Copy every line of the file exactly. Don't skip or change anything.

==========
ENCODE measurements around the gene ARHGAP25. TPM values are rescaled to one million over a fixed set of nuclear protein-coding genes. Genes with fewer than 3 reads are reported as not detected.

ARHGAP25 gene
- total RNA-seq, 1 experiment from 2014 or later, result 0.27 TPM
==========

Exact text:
ENCODE measurements around the gene ARHGAP25. TPM values are rescaled to one million over a fixed set of nuclear protein-coding genes. Genes with fewer than 3 reads are reported as not detected.

ARHGAP25 gene
- total RNA-seq, 1 experiment from 2014 or later, result 0.27 TPM